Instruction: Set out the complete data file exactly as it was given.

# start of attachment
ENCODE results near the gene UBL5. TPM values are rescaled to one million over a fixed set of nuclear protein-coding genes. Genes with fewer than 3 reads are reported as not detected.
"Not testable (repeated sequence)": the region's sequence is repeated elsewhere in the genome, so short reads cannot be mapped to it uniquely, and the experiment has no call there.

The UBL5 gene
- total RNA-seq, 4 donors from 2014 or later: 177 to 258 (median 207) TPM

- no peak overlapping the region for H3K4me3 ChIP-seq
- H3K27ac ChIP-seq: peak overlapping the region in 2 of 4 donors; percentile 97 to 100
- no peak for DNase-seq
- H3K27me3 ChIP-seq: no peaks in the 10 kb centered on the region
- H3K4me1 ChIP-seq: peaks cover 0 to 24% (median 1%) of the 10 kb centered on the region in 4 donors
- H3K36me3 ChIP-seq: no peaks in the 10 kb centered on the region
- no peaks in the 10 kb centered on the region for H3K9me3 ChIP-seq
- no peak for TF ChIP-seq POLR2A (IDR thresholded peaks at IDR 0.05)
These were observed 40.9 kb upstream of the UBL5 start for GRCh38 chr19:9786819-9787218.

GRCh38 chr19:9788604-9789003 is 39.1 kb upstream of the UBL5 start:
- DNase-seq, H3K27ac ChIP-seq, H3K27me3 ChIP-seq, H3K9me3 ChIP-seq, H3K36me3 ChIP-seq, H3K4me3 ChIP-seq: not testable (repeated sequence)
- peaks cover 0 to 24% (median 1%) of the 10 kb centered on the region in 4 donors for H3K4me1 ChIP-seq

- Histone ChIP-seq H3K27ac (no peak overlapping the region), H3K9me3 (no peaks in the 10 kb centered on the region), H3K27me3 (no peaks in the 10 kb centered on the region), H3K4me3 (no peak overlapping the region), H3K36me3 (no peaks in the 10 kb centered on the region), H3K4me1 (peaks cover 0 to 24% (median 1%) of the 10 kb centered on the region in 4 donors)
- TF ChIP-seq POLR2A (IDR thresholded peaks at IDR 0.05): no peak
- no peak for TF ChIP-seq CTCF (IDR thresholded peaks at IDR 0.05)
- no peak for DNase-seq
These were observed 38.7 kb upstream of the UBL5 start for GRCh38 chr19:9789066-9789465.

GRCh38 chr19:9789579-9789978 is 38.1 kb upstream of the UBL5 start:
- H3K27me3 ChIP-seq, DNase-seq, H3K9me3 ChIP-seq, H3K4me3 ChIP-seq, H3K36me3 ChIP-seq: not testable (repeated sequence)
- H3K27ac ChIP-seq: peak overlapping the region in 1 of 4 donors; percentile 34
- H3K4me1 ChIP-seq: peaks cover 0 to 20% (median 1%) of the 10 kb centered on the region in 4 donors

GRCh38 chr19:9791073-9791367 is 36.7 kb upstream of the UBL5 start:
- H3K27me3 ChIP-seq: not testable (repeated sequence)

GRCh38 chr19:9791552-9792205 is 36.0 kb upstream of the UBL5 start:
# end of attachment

ENCODE results near the gene UBL5. TPM values are rescaled to one million over a fixed set of nuclear protein-coding genes. Genes with fewer than 3 reads are reported as not detected.
"Not testable (repeated sequence)": the region's sequence is repeated elsewhere in the genome, so short reads cannot be mapped to it uniquely, and the experiment has no call there.

The UBL5 gene
- total RNA-seq, 4 donors from 2014 or later: 177 to 258 (median 207) TPM

- no peak overlapping the region for H3K4me3 ChIP-seq
- H3K27ac ChIP-seq: peak overlapping the region in 2 of 4 donors; percentile 97 to 100
- no peak for DNase-seq
- H3K27me3 ChIP-seq: no peaks in the 10 kb centered on the region
- H3K4me1 ChIP-seq: peaks cover 0 to 24% (median 1%) of the 10 kb centered on the region in 4 donors
- H3K36me3 ChIP-seq: no peaks in the 10 kb centered on the region
- no peaks in the 10 kb centered on the region for H3K9me3 ChIP-seq
- no peak for TF ChIP-seq POLR2A (IDR thresholded peaks at IDR 0.05)
These were observed 40.9 kb upstream of the UBL5 start for GRCh38 chr19:9786819-9787218.

GRCh38 chr19:9788604-9789003 is 39.1 kb upstream of the UBL5 start:
- DNase-seq, H3K27ac ChIP-seq, H3K27me3 ChIP-seq, H3K9me3 ChIP-seq, H3K36me3 ChIP-seq, H3K4me3 ChIP-seq: not testable (repeated sequence)
- peaks cover 0 to 24% (median 1%) of the 10 kb centered on the region in 4 donors for H3K4me1 ChIP-seq

- Histone ChIP-seq H3K27ac (no peak overlapping the region), H3K9me3 (no peaks in the 10 kb centered on the region), H3K27me3 (no peaks in the 10 kb centered on the region), H3K4me3 (no peak overlapping the region), H3K36me3 (no peaks in the 10 kb centered on the region), H3K4me1 (peaks cover 0 to 24% (median 1%) of the 10 kb centered on the region in 4 donors)
- TF ChIP-seq POLR2A (IDR thresholded peaks at IDR 0.05): no peak
- no peak for TF ChIP-seq CTCF (IDR thresholded peaks at IDR 0.05)
- no peak for DNase-seq
These were observed 38.7 kb upstream of the UBL5 start for GRCh38 chr19:9789066-9789465.

GRCh38 chr19:9789579-9789978 is 38.1 kb upstream of the UBL5 start:
- H3K27me3 ChIP-seq, DNase-seq, H3K9me3 ChIP-seq, H3K4me3 ChIP-seq, H3K36me3 ChIP-seq: not testable (repeated sequence)
- H3K27ac ChIP-seq: peak overlapping the region in 1 of 4 donors; percentile 34
- H3K4me1 ChIP-seq: peaks cover 0 to 20% (median 1%) of the 10 kb centered on the region in 4 donors

GRCh38 chr19:9791073-9791367 is 36.7 kb upstream of the UBL5 start:
- H3K27me3 ChIP-seq: not testable (repeated sequence)

GRCh38 chr19:9791552-9792205 is 36.0 kb upstream of the UBL5 start: